The race was proceeding better than expected. I reached Dakota Ridge within three and a half hours with no problems. My legs felt strong. The bike was working flawlessly. Emotionally, I was buoyed by the confidence gained after briefly leading the second wave up the gravel road following the start. Really, the race could not have been going better.
My fortunes took an unexpected turn for the worse just as I began my descent off the ridge. A rider who I'd been sparing with throughout the day failed to negotiate a tricky downhill switchback. I didn't see him sprawled out in the middle of the trail until I rounded the first part of the turn. I quickly decelerated, but the loose, off-camber singletrack made it challenging to keep my balance. I fell hard to my right, landing squarely on my shoulder. Shaken, I unclipped as quickly as possible, righted my bike on the trail, and then checked my body and bike for damage. My clavicle wasn't broken, but there was a dull pain in my shoulder. The bike needed a slight adjustment to the right brake lever. I fixed it and continued riding.
I finished a little more than 70 minutes later, just managing to sneak below the five hour mark. A personal best.
Once the post-race high dissipated, the pain set in. Showering, breaking camp, and loading the truck were one-armed activities. Advil failed to provide relief. Sensing a serious injury, I skipped the celebratory beers with the Epic crew - who rode fantastically that day, with three earning spots on the podium - and drove home.
A trip to the Med Center walk-in clinic the next morning proved inconclusive. X-rays showed my clavicle intact. I was instructed to give the shoulder a few days to recover. If the pain persisted late into the week, I was to inform the doctor. It did, resulting in a visit to the orthopedic surgeon, then the MRI clinic, then back to the surgeon to hear the verdict.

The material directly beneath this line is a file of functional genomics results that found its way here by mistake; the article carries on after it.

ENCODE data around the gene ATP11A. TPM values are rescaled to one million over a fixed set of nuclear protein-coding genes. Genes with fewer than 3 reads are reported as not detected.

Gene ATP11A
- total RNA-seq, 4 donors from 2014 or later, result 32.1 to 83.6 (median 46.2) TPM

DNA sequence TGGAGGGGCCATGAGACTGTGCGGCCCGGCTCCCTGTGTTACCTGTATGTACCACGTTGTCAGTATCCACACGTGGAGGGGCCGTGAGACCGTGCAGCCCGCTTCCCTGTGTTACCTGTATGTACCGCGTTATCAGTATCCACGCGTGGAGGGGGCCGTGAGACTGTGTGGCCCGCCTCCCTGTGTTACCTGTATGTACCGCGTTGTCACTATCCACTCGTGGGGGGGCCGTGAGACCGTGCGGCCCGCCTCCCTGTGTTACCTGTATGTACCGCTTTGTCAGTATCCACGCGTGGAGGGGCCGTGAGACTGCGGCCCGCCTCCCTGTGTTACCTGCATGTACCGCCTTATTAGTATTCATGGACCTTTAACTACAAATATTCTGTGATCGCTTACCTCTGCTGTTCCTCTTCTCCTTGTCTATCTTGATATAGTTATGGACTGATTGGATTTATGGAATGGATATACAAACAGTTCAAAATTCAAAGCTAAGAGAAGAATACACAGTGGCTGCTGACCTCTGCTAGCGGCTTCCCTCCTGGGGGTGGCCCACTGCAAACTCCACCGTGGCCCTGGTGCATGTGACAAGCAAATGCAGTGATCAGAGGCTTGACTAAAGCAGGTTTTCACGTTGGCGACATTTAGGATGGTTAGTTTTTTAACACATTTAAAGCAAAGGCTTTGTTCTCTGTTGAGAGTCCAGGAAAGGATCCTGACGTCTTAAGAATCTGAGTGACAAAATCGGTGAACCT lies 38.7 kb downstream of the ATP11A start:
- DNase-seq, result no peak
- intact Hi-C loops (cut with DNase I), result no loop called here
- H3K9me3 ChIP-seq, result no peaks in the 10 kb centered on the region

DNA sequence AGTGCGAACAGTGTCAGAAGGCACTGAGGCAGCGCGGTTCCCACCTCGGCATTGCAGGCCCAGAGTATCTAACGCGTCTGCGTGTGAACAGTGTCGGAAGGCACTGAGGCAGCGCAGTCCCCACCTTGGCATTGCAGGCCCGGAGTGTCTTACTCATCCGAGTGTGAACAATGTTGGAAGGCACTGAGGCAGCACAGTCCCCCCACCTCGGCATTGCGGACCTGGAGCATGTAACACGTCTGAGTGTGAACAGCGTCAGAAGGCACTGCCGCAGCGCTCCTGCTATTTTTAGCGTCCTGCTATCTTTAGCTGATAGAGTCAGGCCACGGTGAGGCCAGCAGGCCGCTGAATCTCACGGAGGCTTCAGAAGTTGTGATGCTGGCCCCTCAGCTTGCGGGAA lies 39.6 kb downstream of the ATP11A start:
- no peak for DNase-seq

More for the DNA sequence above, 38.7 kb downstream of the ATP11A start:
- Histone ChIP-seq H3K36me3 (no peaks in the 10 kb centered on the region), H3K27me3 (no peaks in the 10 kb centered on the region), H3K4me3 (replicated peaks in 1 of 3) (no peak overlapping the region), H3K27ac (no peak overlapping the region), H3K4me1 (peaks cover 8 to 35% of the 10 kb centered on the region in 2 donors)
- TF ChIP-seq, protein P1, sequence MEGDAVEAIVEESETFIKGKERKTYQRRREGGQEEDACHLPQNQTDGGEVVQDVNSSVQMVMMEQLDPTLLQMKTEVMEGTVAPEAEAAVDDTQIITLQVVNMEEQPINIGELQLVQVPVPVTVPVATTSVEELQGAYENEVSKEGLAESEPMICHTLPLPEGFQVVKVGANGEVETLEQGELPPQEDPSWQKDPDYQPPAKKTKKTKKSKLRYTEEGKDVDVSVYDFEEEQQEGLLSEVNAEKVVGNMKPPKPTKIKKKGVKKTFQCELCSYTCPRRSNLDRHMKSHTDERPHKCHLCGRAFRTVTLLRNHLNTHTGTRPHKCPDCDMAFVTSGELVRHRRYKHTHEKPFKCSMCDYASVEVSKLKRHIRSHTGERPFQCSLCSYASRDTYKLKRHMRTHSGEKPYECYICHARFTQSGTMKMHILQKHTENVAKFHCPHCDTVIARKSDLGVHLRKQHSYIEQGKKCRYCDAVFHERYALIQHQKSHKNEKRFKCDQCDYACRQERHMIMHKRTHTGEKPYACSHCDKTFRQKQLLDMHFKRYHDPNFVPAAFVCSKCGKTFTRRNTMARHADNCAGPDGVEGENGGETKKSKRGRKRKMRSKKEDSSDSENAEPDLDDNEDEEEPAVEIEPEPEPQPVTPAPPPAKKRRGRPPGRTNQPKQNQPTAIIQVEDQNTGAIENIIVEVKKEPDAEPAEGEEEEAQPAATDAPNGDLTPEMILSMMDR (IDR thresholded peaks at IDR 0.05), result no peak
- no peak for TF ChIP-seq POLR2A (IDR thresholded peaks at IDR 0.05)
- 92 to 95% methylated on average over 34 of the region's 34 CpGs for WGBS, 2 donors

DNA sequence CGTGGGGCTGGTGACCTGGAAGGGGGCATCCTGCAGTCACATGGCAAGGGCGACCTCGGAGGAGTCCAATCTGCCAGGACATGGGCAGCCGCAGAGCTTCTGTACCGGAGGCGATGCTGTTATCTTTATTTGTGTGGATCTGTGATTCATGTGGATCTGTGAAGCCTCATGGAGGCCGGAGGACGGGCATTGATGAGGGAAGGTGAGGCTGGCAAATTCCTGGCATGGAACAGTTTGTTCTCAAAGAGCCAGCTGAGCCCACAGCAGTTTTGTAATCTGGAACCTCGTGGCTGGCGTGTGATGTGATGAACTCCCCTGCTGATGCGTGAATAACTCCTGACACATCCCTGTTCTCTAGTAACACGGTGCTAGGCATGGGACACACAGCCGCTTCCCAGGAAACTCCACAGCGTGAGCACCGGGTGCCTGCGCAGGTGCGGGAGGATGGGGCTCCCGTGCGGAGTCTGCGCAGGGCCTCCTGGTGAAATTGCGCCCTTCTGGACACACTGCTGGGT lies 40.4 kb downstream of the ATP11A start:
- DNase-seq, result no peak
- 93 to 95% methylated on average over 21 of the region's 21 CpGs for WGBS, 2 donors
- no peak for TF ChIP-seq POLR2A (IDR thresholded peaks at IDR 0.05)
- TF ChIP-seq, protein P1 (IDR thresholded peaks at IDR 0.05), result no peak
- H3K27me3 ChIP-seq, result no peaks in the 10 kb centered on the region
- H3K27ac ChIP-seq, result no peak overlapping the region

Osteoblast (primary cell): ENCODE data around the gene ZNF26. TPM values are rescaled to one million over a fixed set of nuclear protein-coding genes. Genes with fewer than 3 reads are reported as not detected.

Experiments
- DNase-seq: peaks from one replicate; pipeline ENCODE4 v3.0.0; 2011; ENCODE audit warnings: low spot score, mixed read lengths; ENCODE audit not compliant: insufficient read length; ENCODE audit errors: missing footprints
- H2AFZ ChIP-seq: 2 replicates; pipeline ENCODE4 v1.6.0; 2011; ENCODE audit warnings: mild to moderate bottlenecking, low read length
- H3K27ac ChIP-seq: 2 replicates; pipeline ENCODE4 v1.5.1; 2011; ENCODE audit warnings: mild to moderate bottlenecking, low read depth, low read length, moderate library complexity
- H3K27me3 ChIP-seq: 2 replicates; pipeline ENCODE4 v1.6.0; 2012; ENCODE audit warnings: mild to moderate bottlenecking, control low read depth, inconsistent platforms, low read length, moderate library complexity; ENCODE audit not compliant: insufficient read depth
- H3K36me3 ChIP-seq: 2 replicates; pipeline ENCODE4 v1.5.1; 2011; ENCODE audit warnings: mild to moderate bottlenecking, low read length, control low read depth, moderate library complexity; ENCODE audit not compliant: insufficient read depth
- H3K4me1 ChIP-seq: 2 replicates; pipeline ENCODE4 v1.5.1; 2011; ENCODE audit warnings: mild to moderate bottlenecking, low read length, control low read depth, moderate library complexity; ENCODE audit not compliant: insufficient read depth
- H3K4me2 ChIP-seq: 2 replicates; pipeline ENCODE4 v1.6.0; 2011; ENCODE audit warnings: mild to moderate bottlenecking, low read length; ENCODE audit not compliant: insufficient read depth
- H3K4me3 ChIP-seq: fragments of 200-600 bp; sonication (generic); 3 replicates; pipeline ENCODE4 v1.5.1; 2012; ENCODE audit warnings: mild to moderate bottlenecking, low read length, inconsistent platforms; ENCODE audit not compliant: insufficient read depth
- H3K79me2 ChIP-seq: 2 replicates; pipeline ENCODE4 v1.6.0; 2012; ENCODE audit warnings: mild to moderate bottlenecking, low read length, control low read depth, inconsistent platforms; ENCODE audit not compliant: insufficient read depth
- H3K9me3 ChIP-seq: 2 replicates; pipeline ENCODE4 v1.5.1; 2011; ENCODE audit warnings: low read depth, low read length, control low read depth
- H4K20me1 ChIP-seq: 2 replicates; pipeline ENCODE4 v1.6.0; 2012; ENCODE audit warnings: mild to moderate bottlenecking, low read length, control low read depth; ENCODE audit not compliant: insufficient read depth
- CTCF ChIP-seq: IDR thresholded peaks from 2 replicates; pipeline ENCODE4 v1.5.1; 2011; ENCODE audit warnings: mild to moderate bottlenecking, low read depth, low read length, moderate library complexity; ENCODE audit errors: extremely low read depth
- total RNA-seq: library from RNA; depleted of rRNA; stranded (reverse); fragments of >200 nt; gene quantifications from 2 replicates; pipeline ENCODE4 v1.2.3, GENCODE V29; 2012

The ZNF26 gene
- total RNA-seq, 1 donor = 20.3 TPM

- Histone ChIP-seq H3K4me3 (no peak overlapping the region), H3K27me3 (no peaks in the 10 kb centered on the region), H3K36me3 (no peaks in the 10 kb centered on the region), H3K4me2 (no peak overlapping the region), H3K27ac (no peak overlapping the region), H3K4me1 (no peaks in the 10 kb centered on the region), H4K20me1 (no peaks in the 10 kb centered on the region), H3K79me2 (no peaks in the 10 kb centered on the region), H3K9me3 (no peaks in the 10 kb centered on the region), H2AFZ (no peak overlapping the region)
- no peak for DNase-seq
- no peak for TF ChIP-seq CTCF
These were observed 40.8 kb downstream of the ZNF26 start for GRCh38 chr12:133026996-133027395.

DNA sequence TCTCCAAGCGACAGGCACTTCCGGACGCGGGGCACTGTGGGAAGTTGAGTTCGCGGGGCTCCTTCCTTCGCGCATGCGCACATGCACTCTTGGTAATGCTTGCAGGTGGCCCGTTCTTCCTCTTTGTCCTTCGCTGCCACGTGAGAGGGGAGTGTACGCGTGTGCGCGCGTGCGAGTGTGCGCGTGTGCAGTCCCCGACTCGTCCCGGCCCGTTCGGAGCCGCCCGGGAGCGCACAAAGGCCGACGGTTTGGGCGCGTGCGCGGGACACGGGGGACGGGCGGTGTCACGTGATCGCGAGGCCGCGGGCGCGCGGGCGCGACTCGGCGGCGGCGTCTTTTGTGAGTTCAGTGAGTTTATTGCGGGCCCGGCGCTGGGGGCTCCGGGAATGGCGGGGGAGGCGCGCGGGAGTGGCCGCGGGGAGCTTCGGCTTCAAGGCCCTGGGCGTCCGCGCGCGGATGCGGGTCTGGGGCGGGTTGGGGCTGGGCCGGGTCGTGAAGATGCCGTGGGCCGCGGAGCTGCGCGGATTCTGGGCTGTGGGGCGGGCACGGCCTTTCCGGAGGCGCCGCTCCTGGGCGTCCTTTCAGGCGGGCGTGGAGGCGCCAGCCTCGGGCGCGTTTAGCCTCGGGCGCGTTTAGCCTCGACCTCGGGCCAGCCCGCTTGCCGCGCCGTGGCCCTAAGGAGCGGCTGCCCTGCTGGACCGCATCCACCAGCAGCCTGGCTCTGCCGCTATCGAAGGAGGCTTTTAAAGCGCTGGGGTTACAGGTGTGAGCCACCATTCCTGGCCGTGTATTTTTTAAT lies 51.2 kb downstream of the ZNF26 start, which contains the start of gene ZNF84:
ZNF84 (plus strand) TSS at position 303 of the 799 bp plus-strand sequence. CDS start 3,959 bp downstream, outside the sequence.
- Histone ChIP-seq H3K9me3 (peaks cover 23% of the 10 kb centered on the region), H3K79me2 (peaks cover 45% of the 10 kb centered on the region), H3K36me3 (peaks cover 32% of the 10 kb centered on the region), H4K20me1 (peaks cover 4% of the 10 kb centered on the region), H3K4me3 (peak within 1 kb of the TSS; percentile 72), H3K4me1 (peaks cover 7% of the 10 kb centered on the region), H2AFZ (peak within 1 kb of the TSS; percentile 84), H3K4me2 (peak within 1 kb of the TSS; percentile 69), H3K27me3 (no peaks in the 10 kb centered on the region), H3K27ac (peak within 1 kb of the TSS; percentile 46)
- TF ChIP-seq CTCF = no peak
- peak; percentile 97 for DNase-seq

I tore my labrum. Details can be found here.
Surgery was set for October 29th, nearly two months following the crash. Very little went as planned during surgery. My arm had to be 'manipulated' during the procedure (via a 10 lb weight attached to my hand), and there was considerably more damage to the shoulder than indicated by the MRIs (e.g., cartilage damage, bone spurs, and bits of bone in my armpit). What was projected to be an outpatient surgery turned into a three day hospital stay. Pain management following surgery proved challenging, as the prescibed medications failed to dull the pain effectively to allow for restful sleep.
Now about three weeks hence, I realize sleep only comes in two hour spurts. Everything I do I do with at least half the speed and efficiency prior to surgery. I'm of little help around the house, and my productivity at work has reached an all-time low. It's been incredibly frustrating, but my experience is not unique. Injured shoulders are painful following surgery, and recovery is slow. My physical therapist informed me during our first visit I should expect a 9-12 month recovery period, assuming all goes well.
This experience has prompted me to reevaluate how I spend time on my bike. In short, the likelihood of participating in races like the Dakota 5-O in the future is small. Perhaps my feelings will change as I regain function to my shoulder, but not without the caveat of exposing myself to another serious injury. I think a transition to a different sort of riding is needed, one that is still physically/mentally difficult, but with much lower risk of injury.
Last year I participated in my first brevet, the James Canyon Jaunt, a 200 km ride along the northern Colorado foothills. The ride was transformative. While there were time limits along the route, it wasn't a race. There was camaraderie among the participants unlike anything I've experienced before. I learned later the ride was a randonneuring event. Whatever it was, I had a great time, and it's something I pledged to do more in the future.
According to Ranndonneurs USA (RUSA), randonneuring is long-distance
unsupported endurance cycling. This style of riding is non-competitive in
nature, and self-sufficiency is paramount. When riders participate in
randonneuring events, they are part of a long tradition that goes back to the
beginning of the sport of cycling in France and Italy. Friendly camaraderie, not
competition, is the hallmark of randonneuring.
This blog will be dedicated to my randonneuring experiences, with occasional posts related to general bicycling topics. I intend to post monthly, possibly more depending on demands at work and home. As I've recently 'unplugged' from Facebook, this will be my sole social outlet via the web.